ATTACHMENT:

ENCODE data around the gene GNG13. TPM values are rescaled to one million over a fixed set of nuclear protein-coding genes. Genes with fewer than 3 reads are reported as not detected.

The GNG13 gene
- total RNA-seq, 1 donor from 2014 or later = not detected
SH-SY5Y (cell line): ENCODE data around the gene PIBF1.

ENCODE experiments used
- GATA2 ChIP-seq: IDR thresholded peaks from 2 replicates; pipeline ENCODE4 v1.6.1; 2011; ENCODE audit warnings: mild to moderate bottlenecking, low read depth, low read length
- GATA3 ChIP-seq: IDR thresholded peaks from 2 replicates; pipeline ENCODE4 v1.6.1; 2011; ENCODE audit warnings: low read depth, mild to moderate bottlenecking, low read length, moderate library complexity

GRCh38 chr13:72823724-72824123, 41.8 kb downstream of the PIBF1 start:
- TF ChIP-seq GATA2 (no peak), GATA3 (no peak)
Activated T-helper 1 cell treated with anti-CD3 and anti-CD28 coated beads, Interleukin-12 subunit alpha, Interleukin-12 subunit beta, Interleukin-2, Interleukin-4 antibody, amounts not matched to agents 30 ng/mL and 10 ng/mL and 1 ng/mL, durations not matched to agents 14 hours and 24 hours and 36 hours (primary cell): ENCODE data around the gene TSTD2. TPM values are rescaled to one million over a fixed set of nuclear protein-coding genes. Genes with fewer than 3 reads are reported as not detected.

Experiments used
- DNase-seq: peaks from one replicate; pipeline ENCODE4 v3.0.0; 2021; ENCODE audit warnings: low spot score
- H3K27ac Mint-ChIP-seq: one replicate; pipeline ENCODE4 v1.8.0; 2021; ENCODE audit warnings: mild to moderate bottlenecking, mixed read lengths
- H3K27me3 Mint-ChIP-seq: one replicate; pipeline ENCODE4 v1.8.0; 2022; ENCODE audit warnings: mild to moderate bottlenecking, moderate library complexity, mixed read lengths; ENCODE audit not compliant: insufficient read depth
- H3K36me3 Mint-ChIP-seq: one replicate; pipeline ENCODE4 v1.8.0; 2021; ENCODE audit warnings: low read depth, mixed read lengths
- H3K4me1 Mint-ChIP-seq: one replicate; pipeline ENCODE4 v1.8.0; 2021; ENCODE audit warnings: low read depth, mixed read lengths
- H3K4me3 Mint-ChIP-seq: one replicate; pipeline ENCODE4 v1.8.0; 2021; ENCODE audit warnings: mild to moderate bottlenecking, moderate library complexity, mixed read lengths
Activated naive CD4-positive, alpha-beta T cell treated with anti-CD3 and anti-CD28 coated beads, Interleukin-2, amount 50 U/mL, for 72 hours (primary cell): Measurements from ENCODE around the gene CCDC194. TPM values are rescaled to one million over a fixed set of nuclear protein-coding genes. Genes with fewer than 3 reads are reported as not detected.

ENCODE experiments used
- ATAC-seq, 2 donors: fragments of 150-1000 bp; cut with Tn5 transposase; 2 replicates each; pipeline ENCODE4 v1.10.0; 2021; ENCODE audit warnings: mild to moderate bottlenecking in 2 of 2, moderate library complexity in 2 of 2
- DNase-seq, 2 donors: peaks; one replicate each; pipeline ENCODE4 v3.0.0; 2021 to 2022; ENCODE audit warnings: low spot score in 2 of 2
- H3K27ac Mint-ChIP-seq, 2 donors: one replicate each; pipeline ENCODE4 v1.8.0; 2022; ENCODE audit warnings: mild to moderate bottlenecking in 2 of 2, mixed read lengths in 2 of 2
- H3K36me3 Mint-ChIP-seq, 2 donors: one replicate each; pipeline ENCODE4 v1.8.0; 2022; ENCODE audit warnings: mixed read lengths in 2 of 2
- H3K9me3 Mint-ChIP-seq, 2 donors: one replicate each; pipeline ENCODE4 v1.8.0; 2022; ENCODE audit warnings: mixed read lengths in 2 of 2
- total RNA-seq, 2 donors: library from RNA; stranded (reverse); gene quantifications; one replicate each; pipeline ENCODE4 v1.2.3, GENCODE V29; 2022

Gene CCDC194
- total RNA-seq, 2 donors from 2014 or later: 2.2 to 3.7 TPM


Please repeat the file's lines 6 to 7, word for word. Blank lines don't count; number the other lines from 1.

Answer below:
- GATA2 ChIP-seq: IDR thresholded peaks from 2 replicates; pipeline ENCODE4 v1.6.1; 2011; ENCODE audit warnings: mild to moderate bottlenecking, low read depth, low read length
- GATA3 ChIP-seq: IDR thresholded peaks from 2 replicates; pipeline ENCODE4 v1.6.1; 2011; ENCODE audit warnings: low read depth, mild to moderate bottlenecking, low read length, moderate library complexity